The binge-watch demands resolution, requires getting to an endpoint. Thus, in cases where the story doesn't have an endpoint, viewers are left to seek answers on their own. My guess is that Demos and Ricciardi concluded Making a Murderer on a point of irresolution both because releasing their film was the best way to reopen Avery's trial (by spurring public demands to do so) and because irresolution would hopefully make us think about what we'd just watched and about what Avery had to endure in the legal system. Instead, it just made us debate one question endlessly, over and over.

I don't want to exonerate Demos and Ricciardi entirely. They did choose this particular person as their subject, and they did create a movie that neatly elides a few of the more unsavory aspects of Avery's past. It's not hard to watch Making a Murderer and believe they had made up their minds about Avery's innocence long before they turned on their cameras. The way they created the film may ultimately end up backfiring on them, particularly as news outlets dig into Avery's crimes more and more deeply.

However, I can't help but feel a twinge of sympathy every time they walk into another interview (or take to Twitter) and repeat the same talking points they've been repeating since Making a Murderer became such a hot topic. While it's possible their statements are just a sign of lousy PR management — rote responses from which they never deviate — I suspect their answers are more indicative of bewilderment and frustration that their creation has been so thoroughly taken from them and turned into something else.

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Is our growing obsession with true crime a problem?

By Kelly-Leigh Cooper
BBC News, Wisconsin

From series like Making a Murderer to podcasts like Serial - true crime seems to be everywhere these last few years.

I put my hands up and admit it - I'm an addict.

For reasons even I don't understand, crime documentaries have become my default way to unwind.

If I have friends over, I might make an embarrassed joke about my streaming suggestions - but the evidence suggests I'm not alone.

The genre's growth is inescapable. Almost every week there seems to be a new documentary released and not without controversy.

Some warn we risk glamorising notorious killers and erasing their victims with the coverage. Others have accused programme makers of being selective with evidence.

So, do victims and the communities directly affected, think our fascination with true crime is problematic?

Making a Murderer: Everything You Need to Know About Netflix's Latest Hit Series

Avery's name is the latest to join our growing circle of true crime obsessions, thanks to Netflix's newest documentary series, Making a Murderer. If you spent the holidays binge-watching the 10-part series, you're not alone—the overnight hit certainly made for some rather dark Christmas dinner conversations. If you've yet to start, we're so very jealous. But either way, we've rounded up everything you need to know about the addictive docu-series, whether you've started watching yet or not.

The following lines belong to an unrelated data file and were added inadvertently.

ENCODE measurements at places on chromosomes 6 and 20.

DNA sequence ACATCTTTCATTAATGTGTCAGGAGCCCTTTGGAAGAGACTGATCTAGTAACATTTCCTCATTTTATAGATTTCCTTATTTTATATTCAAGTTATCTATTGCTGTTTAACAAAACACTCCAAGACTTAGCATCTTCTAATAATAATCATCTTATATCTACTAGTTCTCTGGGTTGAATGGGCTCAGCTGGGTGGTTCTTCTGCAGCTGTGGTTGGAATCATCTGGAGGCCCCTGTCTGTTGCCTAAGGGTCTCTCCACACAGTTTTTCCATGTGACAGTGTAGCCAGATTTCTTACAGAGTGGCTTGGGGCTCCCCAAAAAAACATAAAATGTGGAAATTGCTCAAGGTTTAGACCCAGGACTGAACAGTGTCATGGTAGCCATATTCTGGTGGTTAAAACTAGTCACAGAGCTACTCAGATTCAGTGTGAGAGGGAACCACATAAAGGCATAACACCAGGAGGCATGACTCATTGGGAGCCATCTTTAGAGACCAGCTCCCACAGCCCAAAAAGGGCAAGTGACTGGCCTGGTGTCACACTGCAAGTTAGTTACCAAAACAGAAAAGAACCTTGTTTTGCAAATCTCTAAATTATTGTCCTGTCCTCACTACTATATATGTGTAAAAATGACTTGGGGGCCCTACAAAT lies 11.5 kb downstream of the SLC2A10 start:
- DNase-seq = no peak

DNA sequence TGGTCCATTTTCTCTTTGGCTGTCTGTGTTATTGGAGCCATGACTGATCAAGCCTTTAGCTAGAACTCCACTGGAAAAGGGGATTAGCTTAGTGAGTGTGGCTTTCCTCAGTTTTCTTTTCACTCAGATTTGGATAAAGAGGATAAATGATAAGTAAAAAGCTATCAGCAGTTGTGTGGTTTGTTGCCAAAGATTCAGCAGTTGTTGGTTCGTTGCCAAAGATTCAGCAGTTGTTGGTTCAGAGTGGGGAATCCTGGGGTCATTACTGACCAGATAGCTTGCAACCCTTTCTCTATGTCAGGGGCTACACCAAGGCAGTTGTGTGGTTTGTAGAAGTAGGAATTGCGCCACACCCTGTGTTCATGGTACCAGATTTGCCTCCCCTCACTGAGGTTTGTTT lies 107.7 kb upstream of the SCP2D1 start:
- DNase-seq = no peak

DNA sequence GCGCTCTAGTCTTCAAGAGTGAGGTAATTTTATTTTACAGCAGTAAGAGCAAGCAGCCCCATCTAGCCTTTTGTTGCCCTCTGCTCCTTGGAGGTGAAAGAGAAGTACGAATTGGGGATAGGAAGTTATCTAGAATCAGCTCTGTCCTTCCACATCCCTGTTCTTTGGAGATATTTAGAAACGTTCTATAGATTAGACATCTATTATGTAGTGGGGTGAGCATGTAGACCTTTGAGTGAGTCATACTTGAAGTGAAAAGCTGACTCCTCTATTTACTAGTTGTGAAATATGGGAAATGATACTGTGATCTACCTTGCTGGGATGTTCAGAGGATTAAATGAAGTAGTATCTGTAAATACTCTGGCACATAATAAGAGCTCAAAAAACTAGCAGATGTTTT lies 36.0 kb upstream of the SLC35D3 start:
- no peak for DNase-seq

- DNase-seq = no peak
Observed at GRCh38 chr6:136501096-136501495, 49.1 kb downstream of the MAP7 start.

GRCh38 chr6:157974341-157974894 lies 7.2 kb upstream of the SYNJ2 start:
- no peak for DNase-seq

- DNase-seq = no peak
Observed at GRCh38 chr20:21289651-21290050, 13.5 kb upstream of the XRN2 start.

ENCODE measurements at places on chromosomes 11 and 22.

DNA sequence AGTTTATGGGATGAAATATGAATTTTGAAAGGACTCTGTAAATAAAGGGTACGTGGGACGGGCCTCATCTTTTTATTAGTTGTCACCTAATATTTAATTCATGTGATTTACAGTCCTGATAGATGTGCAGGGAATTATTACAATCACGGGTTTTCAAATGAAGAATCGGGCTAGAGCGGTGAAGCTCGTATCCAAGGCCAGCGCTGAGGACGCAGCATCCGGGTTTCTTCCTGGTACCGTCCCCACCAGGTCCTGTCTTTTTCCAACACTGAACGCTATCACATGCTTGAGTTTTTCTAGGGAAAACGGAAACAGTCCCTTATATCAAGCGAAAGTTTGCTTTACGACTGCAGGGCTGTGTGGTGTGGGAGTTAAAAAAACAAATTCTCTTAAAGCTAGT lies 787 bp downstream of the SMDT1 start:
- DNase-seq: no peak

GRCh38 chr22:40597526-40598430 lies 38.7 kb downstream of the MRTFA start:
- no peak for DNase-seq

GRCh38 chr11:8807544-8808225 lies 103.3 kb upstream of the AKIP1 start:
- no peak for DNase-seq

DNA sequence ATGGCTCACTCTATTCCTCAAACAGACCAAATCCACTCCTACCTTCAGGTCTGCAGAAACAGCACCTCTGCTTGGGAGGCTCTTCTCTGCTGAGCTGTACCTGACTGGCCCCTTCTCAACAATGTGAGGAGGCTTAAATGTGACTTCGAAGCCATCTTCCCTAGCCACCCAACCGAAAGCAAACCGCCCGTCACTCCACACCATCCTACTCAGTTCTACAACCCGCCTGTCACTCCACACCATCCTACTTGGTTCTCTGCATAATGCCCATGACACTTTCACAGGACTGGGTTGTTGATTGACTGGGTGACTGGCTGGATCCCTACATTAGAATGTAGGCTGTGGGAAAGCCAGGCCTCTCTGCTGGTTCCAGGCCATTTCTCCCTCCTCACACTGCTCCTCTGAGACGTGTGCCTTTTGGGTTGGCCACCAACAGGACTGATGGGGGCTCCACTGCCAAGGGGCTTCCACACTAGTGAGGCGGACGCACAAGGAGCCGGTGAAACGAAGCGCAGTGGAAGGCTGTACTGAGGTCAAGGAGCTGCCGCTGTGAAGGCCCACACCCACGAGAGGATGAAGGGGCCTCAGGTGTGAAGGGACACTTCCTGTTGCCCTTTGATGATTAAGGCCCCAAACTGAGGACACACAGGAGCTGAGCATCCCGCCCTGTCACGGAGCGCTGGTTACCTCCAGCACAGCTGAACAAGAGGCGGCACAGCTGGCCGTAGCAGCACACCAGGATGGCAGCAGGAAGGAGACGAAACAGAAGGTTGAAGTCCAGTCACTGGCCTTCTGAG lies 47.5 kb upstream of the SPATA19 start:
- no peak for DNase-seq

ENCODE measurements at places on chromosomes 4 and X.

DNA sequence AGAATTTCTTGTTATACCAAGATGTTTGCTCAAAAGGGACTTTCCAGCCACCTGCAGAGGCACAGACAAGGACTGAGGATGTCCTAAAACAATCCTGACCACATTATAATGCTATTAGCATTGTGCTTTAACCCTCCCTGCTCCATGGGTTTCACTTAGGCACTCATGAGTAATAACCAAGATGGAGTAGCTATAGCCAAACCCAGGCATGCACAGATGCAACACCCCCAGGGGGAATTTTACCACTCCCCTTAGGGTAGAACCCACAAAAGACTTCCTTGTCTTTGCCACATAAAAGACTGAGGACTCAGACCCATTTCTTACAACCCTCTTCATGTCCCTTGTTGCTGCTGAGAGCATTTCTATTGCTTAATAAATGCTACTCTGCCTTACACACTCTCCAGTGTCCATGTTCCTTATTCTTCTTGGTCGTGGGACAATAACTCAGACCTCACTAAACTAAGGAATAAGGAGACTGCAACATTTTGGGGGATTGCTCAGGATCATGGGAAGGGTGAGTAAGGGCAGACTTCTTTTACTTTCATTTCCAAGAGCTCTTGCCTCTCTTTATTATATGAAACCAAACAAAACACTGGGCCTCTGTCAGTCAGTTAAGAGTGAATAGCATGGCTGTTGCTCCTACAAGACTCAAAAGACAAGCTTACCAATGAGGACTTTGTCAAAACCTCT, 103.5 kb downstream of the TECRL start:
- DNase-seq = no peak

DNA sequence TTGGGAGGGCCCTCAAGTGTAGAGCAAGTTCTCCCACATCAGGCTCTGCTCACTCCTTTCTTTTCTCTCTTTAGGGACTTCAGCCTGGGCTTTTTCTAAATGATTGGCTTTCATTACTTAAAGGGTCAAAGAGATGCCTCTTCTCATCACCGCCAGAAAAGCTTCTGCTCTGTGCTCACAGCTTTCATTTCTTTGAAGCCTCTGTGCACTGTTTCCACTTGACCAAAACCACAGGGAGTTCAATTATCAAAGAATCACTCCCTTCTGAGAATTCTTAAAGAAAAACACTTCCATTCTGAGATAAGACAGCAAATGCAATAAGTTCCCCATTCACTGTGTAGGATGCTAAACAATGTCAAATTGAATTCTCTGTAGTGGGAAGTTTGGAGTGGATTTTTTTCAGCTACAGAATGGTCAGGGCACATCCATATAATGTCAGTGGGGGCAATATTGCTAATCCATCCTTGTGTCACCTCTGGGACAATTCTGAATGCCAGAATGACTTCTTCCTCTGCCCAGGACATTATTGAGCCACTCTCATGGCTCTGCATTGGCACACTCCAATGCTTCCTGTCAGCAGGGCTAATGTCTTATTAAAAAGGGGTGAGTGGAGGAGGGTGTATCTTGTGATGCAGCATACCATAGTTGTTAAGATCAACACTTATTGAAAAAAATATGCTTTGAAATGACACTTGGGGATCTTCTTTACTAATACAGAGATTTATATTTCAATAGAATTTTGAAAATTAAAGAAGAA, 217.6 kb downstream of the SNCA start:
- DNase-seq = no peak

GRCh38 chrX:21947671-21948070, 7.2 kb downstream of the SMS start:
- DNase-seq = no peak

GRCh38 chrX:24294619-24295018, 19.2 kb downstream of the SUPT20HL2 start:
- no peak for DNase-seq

In some ways it's just like Serial and The Jinx—but in others it's totally different. Making a Murderer certainly belongs in the true crime genre with its predecessors, but whereas the first season of Serial was spent trying to figure out if Adnan Syed was innocent and The Jinx was spent trying to determine if Robert Durst was guilty (in boiled-down terms), Making a Murderer is much more complex: The series follows Steven Avery, who was wrongfully convicted of sexual assault and spent 18 years in prison (DNA evidence eventually exonerated him). But while he pursued a $36 million lawsuit against the county for damages, Avery was arrested for the murder of Theresa Halbach, a 25-year-old photographer last seen taking pictures of a car on the Avery family property.

The documentary—and Avery's lawyers—attempt to prove that he was actually framed by the county police and authorities for the murder. Several pieces of evidence tied Avery to the death of Theresa Halbach, but his lawyers—Dean Strang and Jerry Buting—believed they were planted by the sheriff's department as retaliation for Avery's lawsuit and embarrassment of the county. Crazy, right?

Celebrities are fascinated with this story. Avery's story is crazy, and that's why it's capturing the attention of everyone and everyone—including celebs.

Hopefully by now, we've convinced you to start watching. When you're done, come back immediately and scroll through the second half of this post (and for those who have already binged, continue on!). SPOILERS AHEADKen Kratz, the special prosecutor in the Avery cases, believes the documentary was biased. "Anytime you edit 18 months' worth of information and only include the statements or pieces that support your particular conclusion, that conclusion should be reached," he told Fox 11 News. "I believe there to be 80 to 90 percent of the physical evidence, the forensic evidence, that ties Steven Avery to this murder never to have been presented in this documentary." Making a Murderer's producers say Kratz was provided the opportunity to speak with them, and that the "key pieces of the state's evidence are included in the series."